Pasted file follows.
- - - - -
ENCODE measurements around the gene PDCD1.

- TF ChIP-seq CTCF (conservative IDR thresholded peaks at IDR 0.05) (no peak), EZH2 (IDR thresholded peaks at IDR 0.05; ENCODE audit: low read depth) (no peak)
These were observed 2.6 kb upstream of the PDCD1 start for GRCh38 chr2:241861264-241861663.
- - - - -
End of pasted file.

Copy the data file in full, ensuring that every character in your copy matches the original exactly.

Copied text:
ENCODE measurements around the gene PDCD1.

- TF ChIP-seq CTCF (conservative IDR thresholded peaks at IDR 0.05) (no peak), EZH2 (IDR thresholded peaks at IDR 0.05; ENCODE audit: low read depth) (no peak)
These were observed 2.6 kb upstream of the PDCD1 start for GRCh38 chr2:241861264-241861663.